Elvis Presley, backstage at the WDIA Goodwill Revue, December 1956. Photograph © Ernest C. Withers, courtesy of Panopticon Gallery, Boston, Massachusetts.
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A Lonely Life Ends on Elvis Presley Boulevard," blared the headline of a late-summer special edition of the Memphis Press-Scimitar. "The King is Dead." Much like his explosive ascent nearly a generation earlier, Elvis Presley's untimely demise on August 16, 1977, left many "all shook up." Grieving fans by the thousands trekked to Memphis for the wake and funeral; millions more paid their respects by besieging radio stations and record stores, listening to songs and looking for Presley products. Commenting on the mass anguish, one veteran columnist recalled that he had witnessed many instances of public mourning since the assassination of President John Kennedy, "but nothing has equaled the present national grief." The mainstream media, unprepared for the passionate and ubiquitous response that Presley's passing engendered, resorted to repeating by rote the distinctive American tale of an anonymous truck driver whose unrestrained performance style and meteoric rise to fame flustered the less than frenzied fifties. A stock script asserted that Presley symbolized the twentieth-century version of the heroic pioneer blazing trails into an unknown frontier, an unlikely rebel who set the stage for a countercultural insurgency that later would shake the sixties. As one editorial aptly extolled, "Elvis really started something."1
For many African Americans, however, Elvis was less about innovation and more about continuation, namely the perpetual exploitation and misappropriation of black labor and artistry. As the Chicago Defender noted, "When Elvis Presley breathed his last breath and the press hailed him as the 'King of Rock,' Ol' Man River cried out, 'Naw he ain't! My friend Chuck Berry is the King of Rock. Presley was merely a Prince who profited from the royal talent of a sovereign ruler vested with tremendous creativity. Had Berry been white, he could have rightly taken [Presley's] throne and worn his crown well.'"2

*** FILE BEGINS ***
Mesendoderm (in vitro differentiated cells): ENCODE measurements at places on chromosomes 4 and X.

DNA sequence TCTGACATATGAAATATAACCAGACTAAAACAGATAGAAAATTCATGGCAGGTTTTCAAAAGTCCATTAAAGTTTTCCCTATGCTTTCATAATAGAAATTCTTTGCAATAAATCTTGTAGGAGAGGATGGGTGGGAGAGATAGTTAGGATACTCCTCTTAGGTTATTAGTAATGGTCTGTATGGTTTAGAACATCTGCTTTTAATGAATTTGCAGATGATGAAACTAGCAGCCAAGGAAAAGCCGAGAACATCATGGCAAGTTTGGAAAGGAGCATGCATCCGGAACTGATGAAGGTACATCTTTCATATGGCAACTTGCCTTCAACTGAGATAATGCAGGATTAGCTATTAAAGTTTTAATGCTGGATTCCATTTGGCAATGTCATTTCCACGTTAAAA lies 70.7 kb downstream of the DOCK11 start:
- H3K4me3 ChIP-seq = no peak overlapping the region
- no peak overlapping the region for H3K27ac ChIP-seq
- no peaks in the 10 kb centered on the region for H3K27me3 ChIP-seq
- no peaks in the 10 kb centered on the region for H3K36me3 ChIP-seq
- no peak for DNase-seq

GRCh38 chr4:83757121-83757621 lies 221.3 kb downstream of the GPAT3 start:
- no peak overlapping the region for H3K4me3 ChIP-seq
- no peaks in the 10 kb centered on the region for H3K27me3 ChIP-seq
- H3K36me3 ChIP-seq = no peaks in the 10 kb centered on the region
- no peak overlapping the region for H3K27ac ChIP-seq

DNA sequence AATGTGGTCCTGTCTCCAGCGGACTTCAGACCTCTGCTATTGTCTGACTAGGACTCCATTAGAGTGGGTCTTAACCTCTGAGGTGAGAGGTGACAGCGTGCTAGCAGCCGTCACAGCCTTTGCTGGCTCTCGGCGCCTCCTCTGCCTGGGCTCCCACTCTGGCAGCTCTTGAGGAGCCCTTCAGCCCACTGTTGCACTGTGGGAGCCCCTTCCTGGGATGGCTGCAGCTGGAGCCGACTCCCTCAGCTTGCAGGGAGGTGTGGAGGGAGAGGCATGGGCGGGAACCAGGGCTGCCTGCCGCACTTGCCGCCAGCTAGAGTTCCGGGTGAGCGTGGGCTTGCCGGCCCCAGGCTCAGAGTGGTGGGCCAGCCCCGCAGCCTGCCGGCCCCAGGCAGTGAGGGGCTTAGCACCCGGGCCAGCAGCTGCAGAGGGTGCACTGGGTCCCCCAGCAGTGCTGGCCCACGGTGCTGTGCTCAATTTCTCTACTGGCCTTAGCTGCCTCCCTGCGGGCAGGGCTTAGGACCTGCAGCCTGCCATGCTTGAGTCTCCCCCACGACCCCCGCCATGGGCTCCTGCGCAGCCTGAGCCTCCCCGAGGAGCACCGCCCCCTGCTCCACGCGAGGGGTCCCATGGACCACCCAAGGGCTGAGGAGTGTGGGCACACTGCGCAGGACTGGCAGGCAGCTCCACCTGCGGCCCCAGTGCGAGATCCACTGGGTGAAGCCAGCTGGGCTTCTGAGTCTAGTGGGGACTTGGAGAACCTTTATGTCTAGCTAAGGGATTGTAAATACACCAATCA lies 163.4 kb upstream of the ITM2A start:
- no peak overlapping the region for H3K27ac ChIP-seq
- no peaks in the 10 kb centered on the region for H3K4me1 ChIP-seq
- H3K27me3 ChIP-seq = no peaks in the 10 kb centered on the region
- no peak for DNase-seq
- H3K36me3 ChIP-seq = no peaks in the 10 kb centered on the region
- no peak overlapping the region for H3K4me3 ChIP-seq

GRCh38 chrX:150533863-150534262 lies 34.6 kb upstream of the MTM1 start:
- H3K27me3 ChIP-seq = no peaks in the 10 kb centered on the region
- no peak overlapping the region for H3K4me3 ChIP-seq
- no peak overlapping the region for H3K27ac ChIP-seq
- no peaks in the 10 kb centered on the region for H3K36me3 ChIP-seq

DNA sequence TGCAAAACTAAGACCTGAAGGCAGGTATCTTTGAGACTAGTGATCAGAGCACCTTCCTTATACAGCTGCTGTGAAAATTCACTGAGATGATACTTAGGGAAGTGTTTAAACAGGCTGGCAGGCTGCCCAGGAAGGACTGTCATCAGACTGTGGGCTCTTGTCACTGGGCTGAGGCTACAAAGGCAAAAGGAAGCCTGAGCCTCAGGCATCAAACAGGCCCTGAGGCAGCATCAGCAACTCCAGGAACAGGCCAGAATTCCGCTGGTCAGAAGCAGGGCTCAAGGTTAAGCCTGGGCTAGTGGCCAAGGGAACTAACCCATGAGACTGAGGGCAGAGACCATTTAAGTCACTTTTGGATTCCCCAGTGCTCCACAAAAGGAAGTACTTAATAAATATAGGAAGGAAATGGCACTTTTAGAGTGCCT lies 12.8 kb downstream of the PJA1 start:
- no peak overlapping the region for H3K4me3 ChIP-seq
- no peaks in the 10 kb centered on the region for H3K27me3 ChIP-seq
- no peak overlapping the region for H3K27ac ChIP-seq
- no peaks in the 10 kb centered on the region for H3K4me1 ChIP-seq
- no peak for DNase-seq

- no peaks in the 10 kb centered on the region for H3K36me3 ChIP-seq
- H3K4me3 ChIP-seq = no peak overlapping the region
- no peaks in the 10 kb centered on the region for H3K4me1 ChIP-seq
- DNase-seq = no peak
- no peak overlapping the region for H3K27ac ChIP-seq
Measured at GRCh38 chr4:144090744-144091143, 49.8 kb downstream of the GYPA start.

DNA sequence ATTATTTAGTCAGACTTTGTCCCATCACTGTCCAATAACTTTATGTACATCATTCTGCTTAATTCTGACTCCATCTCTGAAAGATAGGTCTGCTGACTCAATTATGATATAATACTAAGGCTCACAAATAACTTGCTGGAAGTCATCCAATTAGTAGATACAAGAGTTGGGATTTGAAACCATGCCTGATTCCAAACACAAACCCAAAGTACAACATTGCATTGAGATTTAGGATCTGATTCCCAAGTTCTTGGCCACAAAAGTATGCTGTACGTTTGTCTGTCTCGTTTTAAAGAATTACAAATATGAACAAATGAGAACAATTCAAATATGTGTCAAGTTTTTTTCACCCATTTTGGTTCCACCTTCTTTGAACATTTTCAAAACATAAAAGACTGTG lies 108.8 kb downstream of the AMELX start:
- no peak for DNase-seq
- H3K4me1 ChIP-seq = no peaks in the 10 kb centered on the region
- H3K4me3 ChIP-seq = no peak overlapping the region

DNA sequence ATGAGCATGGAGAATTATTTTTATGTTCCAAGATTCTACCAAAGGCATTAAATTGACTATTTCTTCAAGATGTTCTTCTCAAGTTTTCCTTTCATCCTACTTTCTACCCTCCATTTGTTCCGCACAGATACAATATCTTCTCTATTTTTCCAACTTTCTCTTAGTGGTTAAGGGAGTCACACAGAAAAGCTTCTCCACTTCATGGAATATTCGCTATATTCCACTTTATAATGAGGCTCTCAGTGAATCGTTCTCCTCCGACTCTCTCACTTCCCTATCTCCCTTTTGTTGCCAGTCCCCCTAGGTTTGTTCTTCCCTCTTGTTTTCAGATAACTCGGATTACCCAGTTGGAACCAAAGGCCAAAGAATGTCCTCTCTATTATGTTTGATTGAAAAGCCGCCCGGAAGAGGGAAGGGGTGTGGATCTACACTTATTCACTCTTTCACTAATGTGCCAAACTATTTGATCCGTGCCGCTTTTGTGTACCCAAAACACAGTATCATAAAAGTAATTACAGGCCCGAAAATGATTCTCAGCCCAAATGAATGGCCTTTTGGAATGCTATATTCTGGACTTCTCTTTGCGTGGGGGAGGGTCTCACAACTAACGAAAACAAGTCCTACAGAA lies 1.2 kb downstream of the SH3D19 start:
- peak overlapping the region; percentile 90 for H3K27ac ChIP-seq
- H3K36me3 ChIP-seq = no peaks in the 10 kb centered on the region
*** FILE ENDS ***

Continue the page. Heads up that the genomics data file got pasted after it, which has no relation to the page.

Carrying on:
The issue of race certainly has cast a large shadow on the contributions of one of the most successful recording artists in the history of the music industry; Presley's legacy undoubtedly is a contested one. But then again, the man himself often seemed downright conflicted as to who or what he was. Dubbed the "Hillbilly Cat," the "King of Western Bop," the "Bopping Hillbilly," and a "white nigger" by contemporaries, the culturally schizophrenic Presley routinely erased artistic and societal borders, defying easy categorization. Was he a genuine rhythm and blues enthusiast appreciative of black talent and equality? Or was he a "racist redneck" who profited at the expense of the authentic African American performers he in fact despised? The answers depend on who is responding, and the responses readily recall the insight of two critics writing in 1958, who surely did not anticipate the longevity of their counsel: "As a subject for polemic, Elvis Presley has few peers."3
As a subject for historians, Elvis remains intriguing, at least in part because he negotiated the racial boundaries of his era. While his excursions without question [End Page 63] were unsystematic, imperfect, and "apolitical," they nevertheless threatened the racial status quo. By implicitly advocating that working-class African Americans and working-class whites might have had more in common than not, Presley's crossing of the color line undermined the myths and stereotypes that sustained Jim Crow segregation. As with other controversial episodes in the southern past, however, differing perceptions based on divergent racial and class realities have predisposed how people "remember" the singer's societal transgressions.
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"The King is Dead." The Memphis Press-Scimitar ran a late-summer special edition when Elvis Presley died. Courtesy of the archives of the Memphis Press-Scimitar, housed in the Special/Mississippi Valley Collections, University of Memphis...